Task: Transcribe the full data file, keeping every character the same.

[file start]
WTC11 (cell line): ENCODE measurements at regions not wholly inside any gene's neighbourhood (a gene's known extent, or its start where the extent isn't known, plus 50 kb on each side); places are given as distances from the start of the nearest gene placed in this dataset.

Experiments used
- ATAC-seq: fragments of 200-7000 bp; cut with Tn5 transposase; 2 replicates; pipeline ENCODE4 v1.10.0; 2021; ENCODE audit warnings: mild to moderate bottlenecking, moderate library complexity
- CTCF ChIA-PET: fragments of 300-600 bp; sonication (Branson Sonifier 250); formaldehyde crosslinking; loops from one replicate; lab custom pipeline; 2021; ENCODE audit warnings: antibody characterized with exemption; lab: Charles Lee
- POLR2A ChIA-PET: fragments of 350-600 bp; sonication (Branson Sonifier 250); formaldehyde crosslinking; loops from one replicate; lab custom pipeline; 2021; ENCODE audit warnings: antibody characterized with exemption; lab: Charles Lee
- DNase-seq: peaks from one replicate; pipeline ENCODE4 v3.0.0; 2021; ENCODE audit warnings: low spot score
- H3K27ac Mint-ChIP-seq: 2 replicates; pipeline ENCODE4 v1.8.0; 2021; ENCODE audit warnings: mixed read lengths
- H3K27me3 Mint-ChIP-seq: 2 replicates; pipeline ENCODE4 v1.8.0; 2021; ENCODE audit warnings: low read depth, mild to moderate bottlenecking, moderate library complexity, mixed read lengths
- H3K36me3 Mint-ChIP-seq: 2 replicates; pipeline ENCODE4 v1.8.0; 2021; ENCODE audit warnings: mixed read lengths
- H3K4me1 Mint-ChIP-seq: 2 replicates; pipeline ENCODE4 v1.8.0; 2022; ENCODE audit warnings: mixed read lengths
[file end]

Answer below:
WTC11 (cell line): ENCODE measurements at regions not wholly inside any gene's neighbourhood (a gene's known extent, or its start where the extent isn't known, plus 50 kb on each side); places are given as distances from the start of the nearest gene placed in this dataset.

Experiments used
- ATAC-seq: fragments of 200-7000 bp; cut with Tn5 transposase; 2 replicates; pipeline ENCODE4 v1.10.0; 2021; ENCODE audit warnings: mild to moderate bottlenecking, moderate library complexity
- CTCF ChIA-PET: fragments of 300-600 bp; sonication (Branson Sonifier 250); formaldehyde crosslinking; loops from one replicate; lab custom pipeline; 2021; ENCODE audit warnings: antibody characterized with exemption; lab: Charles Lee
- POLR2A ChIA-PET: fragments of 350-600 bp; sonication (Branson Sonifier 250); formaldehyde crosslinking; loops from one replicate; lab custom pipeline; 2021; ENCODE audit warnings: antibody characterized with exemption; lab: Charles Lee
- DNase-seq: peaks from one replicate; pipeline ENCODE4 v3.0.0; 2021; ENCODE audit warnings: low spot score
- H3K27ac Mint-ChIP-seq: 2 replicates; pipeline ENCODE4 v1.8.0; 2021; ENCODE audit warnings: mixed read lengths
- H3K27me3 Mint-ChIP-seq: 2 replicates; pipeline ENCODE4 v1.8.0; 2021; ENCODE audit warnings: low read depth, mild to moderate bottlenecking, moderate library complexity, mixed read lengths
- H3K36me3 Mint-ChIP-seq: 2 replicates; pipeline ENCODE4 v1.8.0; 2021; ENCODE audit warnings: mixed read lengths
- H3K4me1 Mint-ChIP-seq: 2 replicates; pipeline ENCODE4 v1.8.0; 2022; ENCODE audit warnings: mixed read lengths